In the Bruins’ final game before Monday’s trade deadline, they delivered a message that they haven’t delivered enough this season: This group can be dominant.
The team needs reinforcements to go far, with a top-four defenseman rivaling consistency for the biggest thing standing between this Bruins team and a deep run. Still, Boston turned in a thorough performance Saturday and took an easy 4-1 victory against a bad Coyotes team (box) in an effort that was more promising than
Patrice Bergeron‘s line scored a pair of goals against potential trade targets, while Ryan Spooner’s line continued to show it has the offensive chops to make up for its defensive shortcomings. The team chased Arizona starting goalie Mike Smith after putting four of their first 20 shots past him.
Tuukka Rask, after finally getting a night off Friday, came 9:39 away from his third shutout of the season, with Martin Erat breaking it up late in the game.
The Bruins’ play of late – wins in three of four games – and their current standing in the final Eastern Conference wild card spot leaves management with a difficult decision regarding whether the Bruins should be big buyers in a season that’s seen injuries and subpar play prevent the team from getting any traction.
Here are four more things we learned Saturday:
VERMETTE LOOKS ROUGH IN LIKELY FINALE
Antoine Vermette may be the biggest name remaining of the players expected to be dealt, which probably says more about this trade market than it does about Vermette.
Nevertheless, Vermette being in town Saturday meant the Bruins, who are believed to be interested in Vermette’s services, got a chance to watch him on Garden ice. The takeaway: He isn’t going to dominate top lines, and he’s now gone six straight games without a point.
Matched up against Bergeron’s line early, Vermette was exposed Saturday night for a first-period Brad Marchand goal. Vermette was passive in the offensive zone, as Marchand broke the puck out cleanly with a pass through Vermette to Bergeron. The Bruins took the puck the length of the ice before Marchand took a feed from Reilly Smith and fired it in from the left circle.
Patrice Bergeron is as difficult an opponent as there is in the NHL and Saturday was in all likelihood Vermette’s final game with the Coyotes, so the environment and circumstances may have factored into the veteran center’s performance. Either way, the guy isn’t worth a first-round pick.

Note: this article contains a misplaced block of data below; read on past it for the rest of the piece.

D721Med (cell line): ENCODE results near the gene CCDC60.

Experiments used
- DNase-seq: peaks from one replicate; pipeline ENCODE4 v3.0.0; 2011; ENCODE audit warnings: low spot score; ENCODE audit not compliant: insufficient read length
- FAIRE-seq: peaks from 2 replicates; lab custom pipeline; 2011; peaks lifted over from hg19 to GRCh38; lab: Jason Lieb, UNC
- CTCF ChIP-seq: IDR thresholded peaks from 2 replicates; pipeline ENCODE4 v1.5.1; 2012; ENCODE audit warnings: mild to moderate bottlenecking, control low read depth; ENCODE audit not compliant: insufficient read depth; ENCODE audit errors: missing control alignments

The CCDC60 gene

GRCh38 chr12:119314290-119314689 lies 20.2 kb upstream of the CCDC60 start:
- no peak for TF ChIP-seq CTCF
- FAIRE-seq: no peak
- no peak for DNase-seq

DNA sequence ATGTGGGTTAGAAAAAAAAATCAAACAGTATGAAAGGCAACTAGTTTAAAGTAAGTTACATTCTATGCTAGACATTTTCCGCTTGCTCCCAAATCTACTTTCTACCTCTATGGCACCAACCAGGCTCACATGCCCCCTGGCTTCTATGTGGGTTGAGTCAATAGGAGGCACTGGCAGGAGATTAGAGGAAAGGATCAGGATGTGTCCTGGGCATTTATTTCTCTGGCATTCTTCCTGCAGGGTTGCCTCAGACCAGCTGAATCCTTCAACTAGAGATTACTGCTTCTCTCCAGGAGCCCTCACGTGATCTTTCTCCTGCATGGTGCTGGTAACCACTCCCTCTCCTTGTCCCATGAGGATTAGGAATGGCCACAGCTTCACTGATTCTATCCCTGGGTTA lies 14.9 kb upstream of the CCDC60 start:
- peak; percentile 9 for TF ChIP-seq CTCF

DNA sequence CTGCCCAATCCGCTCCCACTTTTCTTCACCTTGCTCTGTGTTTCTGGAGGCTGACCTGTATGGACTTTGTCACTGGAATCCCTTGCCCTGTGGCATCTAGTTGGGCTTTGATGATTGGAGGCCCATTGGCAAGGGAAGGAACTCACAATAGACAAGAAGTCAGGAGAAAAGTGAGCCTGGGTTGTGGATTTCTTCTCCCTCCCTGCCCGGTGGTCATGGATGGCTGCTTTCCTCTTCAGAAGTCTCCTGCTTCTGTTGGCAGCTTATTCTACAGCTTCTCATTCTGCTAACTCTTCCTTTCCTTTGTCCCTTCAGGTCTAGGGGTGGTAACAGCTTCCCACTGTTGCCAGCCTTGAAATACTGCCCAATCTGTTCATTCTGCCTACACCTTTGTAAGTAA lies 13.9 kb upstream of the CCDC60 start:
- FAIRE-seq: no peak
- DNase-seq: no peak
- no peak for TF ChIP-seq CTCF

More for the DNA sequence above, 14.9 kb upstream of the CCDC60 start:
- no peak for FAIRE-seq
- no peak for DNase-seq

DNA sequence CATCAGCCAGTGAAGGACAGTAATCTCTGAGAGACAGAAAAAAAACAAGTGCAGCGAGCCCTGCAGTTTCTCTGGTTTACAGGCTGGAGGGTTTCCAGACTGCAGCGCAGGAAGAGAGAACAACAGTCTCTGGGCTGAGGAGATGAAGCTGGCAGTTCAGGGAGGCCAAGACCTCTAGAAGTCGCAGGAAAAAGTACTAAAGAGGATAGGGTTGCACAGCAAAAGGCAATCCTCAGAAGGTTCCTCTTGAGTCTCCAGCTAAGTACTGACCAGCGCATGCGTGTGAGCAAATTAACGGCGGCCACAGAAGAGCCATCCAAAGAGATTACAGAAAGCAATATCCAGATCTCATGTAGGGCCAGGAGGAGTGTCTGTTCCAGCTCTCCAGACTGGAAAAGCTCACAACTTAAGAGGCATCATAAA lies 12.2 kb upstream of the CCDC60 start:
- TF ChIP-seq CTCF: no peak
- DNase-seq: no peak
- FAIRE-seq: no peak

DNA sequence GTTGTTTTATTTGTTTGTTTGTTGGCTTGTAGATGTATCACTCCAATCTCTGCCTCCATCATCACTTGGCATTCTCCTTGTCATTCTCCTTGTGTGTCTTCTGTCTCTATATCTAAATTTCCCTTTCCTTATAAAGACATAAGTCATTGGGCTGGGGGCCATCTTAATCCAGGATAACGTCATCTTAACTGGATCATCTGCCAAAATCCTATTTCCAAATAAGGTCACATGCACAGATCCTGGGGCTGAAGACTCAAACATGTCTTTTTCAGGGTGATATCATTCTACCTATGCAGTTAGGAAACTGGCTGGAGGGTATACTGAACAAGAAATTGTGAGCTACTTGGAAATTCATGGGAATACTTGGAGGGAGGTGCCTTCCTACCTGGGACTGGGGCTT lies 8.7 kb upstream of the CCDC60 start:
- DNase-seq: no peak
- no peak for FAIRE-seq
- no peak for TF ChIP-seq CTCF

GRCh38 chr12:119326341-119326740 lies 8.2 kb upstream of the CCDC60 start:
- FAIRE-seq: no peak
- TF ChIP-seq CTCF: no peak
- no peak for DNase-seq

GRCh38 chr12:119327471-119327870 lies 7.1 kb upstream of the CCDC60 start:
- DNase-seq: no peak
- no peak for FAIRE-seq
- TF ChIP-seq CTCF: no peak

BRUINS BEAT YANDLE, TOO
The thought here has been that the Bruins shouldn’t give up much for Vermette unless defenseman Keith Yandle comes with him. Well, just in case the Bruins are interested in that, the Bergeron line did its best to lower his value, too.
Bergeron scored his 18th goal of the season thanks to Smith outbattling Yandle in front of the net. With the players fighting for position in front and Yandle’s stick elevated, Bergeron’s pass in front went off the Milton native’s skate and past Smith to make it 3-0.
Yandle has one more year remaining on his contract after this season at $5.25 million. He’s a terrific offensive player, but plays like Saturday’s will happen with him.
SPOONER LINE SCORING
As we’ve written before Ryan Spooner’s line with Milan Lucic and David Pastrnak is going to make defensive mistakes, and the Bruins can live with that as long as the line scores.
Four games into the experiment, the Bruins (relatively, given what this season has been) are alive and well. Members of the Spooner line have totaled three goals over the last two games and four in the four games they’ve been together, as Spooner netted the game-winner Friday night in overtime and Pastrnak scored on the shift following a power play in the second period.
Lucic scored his 13th goal of the season Saturday after Pastrnak chipped the puck into the zone, with the bouncing puck causing Mike Smith to leave his net and quickly retreat. This allowed Lucic to throw the puck off the goalie’s skate from behind the net for the game’s first goal.
The line had to be bailed out a couple times ‘ Dennis Seidenberg bailed out Pastrnak in the second and Rask bailed out Spooner after missing the puck in the neutral zzone on a third-period chance, but that’s to be expected. As long as the goals for outweigh the goals against, the Bruins can get away with playing the three together.
CHARA ON POINT LIKE A DECIMAL IS
Part of the Bruins’ recent revamp of their power play included a position change for Zdeno Chara. It worked out for the Bruins Saturday night.
After playing forward as the net-front man on the first power play unit since the beginning of last season, Chara was moved to the point on the second unit. Boston’s second group had a very rough go of it during Boston’s first power play, struggling with a pair of entries, the first of which resulted in a clear and the second of which saw Pastrnak go offsides.
The group made up for it in the second period, as Chara took a pass from Reilly Smith and stepped into a one-time from the top of the right circle that went flying past a screening Carl Soderberg and Mike Smith.